It is right that the collective be reminded that Black Lives Matter. These words should have power to change – to correct – the trajectory of Western civilisation. The actions played when these words are spoken might be something along the lines of:-
· To assert
· To profess
· To uphold
· To proclaim
· To affirm.
Again, this is appropriate, even necessary, until the collective gets it, and individuals, leaders and institutions combine to take collective, corrective action. Everyone is part of the problem, and for everyone to be part of the solution, everyone needs to get it.
So, what’s the problem with All Lives Matter?
If you’ve followed my explanation this far, the next part should be easy.
All Lives Matter, in the context of this conversation, is a rebuttal.
Without question, the general value set of humanity recognises that every person, every sentient creature even, deserves a life of dignity, fairness and freedom. Our systems of government, our courts, our regulatory and governance frameworks were designed with these principles in mind. That there is more to do to achieve true fairness and freedom for all does not extinguish the good that has been created.
But privilege is blind. Across a spectrum of degrees, black lives still seem to matter less, evidenced by gross exploitation, abuse and disenfranchisement to the subtle effects of unconscious bias leading to exclusion and discrimination. A correction – a cultural evolution – is necessary.
It is right and natural that with the democratisation of communication media, advocates for black lives expect that their voices will be heard; that their impact will be felt and drive widespread corrective action.
When people respond to Black Lives Matter with All Lives Matter, it does nothing to achieve progress towards the serious, corrective action that is required.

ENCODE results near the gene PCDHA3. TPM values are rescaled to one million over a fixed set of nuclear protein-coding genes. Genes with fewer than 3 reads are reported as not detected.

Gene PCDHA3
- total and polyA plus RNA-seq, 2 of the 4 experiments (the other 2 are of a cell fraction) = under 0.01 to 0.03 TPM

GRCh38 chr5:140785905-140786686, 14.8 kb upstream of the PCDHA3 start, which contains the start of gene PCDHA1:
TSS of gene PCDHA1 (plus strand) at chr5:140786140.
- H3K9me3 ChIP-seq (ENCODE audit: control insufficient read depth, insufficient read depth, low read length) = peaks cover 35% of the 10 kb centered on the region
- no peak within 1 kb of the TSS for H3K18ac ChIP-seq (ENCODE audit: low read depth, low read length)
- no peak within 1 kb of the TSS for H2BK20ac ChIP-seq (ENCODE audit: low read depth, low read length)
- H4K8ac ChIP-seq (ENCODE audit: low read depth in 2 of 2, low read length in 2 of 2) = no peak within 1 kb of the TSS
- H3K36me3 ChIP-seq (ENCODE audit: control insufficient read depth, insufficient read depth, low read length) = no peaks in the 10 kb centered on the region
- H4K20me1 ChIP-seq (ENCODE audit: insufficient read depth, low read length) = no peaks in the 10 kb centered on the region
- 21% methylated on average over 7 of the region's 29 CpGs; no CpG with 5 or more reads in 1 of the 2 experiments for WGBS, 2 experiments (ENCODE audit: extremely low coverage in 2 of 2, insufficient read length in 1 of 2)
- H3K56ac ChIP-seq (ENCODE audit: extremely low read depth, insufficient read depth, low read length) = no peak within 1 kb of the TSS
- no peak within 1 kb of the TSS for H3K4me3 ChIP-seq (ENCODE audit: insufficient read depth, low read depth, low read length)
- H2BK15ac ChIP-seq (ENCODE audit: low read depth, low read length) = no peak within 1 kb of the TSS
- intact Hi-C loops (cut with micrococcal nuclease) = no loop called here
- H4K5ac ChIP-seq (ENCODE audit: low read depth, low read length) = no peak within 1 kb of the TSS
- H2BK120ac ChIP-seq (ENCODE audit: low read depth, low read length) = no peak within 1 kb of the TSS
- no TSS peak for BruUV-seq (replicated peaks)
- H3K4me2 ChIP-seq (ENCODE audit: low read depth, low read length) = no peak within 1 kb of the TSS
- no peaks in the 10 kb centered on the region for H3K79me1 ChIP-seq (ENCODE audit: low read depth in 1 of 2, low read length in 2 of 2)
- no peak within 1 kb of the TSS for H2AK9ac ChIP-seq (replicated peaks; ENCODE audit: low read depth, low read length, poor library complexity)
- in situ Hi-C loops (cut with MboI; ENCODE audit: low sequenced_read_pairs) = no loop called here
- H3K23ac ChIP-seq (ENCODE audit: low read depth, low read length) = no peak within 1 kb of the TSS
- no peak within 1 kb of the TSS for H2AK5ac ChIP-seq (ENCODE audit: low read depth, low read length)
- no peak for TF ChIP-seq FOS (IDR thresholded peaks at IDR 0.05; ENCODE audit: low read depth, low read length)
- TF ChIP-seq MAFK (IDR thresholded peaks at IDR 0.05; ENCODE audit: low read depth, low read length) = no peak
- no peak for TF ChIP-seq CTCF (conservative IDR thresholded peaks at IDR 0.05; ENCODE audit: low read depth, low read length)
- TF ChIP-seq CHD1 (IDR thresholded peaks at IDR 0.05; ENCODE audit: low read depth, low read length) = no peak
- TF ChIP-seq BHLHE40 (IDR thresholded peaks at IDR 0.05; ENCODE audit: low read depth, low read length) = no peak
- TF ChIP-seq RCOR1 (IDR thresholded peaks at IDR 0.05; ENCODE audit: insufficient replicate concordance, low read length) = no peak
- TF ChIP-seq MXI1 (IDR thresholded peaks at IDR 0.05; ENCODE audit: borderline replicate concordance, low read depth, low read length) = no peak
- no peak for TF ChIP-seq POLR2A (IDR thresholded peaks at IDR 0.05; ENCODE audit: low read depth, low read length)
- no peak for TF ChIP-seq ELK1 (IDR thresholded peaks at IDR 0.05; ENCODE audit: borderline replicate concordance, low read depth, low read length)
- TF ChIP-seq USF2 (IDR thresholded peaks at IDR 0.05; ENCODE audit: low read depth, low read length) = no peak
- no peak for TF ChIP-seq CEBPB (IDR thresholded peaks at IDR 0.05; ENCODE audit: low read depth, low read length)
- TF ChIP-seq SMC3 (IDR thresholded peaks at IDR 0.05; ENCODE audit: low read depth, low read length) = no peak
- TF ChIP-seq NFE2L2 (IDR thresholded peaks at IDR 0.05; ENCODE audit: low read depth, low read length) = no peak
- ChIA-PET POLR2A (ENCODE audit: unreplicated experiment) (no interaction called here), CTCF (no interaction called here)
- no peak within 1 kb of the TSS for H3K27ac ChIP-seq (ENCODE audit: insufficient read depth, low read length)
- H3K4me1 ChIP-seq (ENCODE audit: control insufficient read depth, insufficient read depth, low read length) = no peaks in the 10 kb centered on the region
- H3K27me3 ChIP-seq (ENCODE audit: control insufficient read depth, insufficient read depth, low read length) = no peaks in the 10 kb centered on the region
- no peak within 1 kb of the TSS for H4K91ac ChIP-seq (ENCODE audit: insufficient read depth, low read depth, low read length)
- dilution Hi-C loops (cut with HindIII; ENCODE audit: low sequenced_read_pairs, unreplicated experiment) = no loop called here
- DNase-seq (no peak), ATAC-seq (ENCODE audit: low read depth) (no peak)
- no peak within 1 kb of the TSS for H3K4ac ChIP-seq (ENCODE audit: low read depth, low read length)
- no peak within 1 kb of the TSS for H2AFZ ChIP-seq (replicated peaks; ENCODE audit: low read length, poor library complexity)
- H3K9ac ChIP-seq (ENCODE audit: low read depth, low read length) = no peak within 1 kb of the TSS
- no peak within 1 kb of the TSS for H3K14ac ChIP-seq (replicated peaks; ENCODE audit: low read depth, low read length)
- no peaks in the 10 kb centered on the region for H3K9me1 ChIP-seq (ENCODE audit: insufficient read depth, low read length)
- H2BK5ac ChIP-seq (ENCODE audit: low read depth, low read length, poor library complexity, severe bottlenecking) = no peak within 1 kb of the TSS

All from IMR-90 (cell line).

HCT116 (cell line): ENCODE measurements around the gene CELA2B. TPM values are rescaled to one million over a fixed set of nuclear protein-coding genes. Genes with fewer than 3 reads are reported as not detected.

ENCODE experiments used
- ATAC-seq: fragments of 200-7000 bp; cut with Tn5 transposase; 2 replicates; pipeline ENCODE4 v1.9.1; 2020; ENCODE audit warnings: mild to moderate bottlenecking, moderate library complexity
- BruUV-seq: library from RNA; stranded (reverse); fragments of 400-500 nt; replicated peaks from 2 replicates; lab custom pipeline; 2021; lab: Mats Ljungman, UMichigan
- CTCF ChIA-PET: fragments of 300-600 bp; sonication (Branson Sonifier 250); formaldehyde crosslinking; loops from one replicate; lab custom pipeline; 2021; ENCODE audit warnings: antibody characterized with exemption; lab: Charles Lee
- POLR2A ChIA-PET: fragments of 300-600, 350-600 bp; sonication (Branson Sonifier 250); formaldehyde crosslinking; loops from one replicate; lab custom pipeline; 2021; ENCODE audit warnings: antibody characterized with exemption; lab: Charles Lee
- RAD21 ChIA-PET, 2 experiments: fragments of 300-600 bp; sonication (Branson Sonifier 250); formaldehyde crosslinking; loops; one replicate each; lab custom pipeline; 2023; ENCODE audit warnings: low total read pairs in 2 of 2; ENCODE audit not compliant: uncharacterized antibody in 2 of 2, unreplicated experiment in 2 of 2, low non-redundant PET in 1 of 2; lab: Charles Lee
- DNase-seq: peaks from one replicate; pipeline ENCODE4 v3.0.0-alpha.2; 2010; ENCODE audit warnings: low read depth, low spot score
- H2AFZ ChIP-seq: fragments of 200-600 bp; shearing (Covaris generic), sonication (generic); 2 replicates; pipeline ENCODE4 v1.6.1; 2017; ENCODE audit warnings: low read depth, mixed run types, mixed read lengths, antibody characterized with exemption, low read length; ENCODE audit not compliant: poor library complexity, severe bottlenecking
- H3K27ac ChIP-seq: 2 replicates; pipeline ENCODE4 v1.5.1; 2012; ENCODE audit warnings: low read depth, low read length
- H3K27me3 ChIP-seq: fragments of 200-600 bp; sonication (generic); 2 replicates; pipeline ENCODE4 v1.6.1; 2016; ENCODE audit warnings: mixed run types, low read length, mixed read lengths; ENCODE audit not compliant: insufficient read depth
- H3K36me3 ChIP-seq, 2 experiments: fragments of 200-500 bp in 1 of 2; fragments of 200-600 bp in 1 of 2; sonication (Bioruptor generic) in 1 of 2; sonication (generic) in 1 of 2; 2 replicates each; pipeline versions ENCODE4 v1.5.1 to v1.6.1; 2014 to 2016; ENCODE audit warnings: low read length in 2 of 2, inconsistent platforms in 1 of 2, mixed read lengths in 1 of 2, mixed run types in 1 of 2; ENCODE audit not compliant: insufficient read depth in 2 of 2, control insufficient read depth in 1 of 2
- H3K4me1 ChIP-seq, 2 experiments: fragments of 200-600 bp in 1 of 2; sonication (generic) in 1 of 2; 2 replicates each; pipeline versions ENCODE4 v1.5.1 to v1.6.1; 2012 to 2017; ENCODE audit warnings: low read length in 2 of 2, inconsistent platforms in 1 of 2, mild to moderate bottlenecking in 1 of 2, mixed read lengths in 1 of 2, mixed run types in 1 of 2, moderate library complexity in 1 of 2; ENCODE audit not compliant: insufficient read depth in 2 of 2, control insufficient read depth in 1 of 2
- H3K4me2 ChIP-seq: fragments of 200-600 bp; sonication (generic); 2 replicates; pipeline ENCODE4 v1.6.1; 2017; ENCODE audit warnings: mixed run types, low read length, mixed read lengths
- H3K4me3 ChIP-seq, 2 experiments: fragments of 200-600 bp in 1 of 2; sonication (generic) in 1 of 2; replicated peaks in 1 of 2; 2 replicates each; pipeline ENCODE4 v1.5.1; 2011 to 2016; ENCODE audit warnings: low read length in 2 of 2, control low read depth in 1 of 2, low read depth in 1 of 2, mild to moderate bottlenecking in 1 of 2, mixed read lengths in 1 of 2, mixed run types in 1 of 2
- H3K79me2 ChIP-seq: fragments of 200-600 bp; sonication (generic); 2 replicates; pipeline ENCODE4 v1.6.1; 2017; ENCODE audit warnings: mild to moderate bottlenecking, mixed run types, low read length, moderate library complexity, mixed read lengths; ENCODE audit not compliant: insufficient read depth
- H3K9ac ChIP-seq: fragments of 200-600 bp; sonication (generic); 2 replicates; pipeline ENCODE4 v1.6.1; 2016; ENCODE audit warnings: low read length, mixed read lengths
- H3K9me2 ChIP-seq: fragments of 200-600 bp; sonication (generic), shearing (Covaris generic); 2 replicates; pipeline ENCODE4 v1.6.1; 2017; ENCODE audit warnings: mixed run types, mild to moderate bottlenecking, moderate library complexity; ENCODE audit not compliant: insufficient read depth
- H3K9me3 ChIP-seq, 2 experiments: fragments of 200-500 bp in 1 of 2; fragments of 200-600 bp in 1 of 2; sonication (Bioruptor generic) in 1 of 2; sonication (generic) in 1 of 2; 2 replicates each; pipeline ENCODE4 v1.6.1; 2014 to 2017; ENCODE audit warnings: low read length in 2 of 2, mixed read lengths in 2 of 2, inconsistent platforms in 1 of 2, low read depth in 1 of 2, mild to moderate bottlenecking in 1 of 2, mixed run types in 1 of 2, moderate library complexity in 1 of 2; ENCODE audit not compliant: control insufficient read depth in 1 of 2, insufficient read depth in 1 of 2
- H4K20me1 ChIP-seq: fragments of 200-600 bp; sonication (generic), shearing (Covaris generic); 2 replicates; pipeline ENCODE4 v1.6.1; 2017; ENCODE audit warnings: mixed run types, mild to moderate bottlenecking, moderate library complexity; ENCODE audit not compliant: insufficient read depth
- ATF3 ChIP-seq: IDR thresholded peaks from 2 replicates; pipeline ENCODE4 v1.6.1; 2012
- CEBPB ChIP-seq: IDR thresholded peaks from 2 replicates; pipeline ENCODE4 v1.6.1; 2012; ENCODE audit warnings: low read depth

All Lives Matter is a rebuttal; a rejoinder; a petty correction of language, when the main issue is far greater and all-encompassing. It challenges the authority of black lives advocates, implying there is a higher moral ground occupied by advocates for all lives. It is paternalism dressed up as wisdom and fairness. It patronises black lives advocates who are entitled to encouragement, support, resources and a far better future.
Railing against political correctness is no defence. That term is an insidious, self-righteous rebuttal of the truth and has no place in a worthwhile contest of ideas.
In acting terms, saying All Lives Matter is action intended to hold status against the undeniable truth that wholesale, systemic change is required. In terms of character, saying All Lives Matter suggests the values and intention of self-preservation and the conservation of your power over other human beings.
This is not a moral judgment, but rather a functional analysis arising from dramatic practice.
Do what you want. However, should you ask my advice, I’d say;
Don’t do it. Don’t say it. It’s beneath you.
Instead, listen. Learn. Allow yourself to be moved and your world view to evolve.
We will all be better for it.